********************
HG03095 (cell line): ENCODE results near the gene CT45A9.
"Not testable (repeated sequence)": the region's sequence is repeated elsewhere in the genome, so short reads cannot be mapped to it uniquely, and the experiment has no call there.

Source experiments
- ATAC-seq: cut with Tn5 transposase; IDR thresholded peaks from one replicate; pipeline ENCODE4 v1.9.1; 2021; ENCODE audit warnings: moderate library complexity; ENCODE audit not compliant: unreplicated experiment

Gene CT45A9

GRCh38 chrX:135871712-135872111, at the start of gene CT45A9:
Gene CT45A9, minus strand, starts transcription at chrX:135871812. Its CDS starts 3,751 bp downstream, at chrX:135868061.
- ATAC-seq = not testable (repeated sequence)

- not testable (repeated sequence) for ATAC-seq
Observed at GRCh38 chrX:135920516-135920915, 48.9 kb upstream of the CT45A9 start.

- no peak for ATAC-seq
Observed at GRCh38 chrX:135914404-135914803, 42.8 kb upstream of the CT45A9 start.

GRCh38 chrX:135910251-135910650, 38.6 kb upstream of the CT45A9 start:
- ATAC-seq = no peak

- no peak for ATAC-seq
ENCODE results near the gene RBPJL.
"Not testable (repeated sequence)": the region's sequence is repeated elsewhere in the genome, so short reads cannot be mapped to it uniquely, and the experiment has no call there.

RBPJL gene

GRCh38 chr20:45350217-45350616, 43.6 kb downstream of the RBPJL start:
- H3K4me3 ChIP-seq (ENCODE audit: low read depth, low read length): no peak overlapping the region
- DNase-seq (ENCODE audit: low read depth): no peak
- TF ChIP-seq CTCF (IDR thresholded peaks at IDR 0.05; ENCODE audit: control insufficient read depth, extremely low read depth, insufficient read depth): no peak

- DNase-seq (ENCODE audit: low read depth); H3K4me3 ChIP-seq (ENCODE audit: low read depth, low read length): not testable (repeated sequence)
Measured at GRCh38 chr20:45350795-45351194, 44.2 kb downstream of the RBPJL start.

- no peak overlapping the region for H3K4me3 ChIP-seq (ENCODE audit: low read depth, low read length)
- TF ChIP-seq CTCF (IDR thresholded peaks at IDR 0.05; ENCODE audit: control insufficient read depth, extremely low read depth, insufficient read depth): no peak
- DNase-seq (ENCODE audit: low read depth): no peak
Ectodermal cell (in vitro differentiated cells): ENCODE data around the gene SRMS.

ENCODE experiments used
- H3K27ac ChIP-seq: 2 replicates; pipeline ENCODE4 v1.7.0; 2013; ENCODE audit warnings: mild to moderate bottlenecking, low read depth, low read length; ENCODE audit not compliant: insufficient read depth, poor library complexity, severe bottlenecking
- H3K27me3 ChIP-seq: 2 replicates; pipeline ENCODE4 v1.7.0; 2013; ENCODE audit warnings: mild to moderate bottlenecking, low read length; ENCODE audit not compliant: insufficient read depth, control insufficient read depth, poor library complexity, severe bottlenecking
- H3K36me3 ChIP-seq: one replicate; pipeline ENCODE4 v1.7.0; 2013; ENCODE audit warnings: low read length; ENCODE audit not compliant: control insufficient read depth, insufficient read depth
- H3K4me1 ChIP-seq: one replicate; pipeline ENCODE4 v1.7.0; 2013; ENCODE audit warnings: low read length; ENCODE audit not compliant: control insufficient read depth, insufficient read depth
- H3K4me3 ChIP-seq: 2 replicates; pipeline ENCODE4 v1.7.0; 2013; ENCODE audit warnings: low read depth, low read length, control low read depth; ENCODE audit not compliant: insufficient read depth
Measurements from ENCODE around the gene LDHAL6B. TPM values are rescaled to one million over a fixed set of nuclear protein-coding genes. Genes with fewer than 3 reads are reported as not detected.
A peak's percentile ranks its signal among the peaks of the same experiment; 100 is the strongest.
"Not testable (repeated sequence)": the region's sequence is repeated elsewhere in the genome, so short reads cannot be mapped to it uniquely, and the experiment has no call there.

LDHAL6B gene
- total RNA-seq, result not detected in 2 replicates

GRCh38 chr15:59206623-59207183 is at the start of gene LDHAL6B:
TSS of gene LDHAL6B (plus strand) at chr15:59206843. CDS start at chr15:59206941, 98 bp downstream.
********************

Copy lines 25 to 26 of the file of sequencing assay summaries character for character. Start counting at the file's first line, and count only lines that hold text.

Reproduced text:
- no peak overlapping the region for H3K4me3 ChIP-seq (ENCODE audit: low read depth, low read length)
- TF ChIP-seq CTCF (IDR thresholded peaks at IDR 0.05; ENCODE audit: control insufficient read depth, extremely low read depth, insufficient read depth): no peak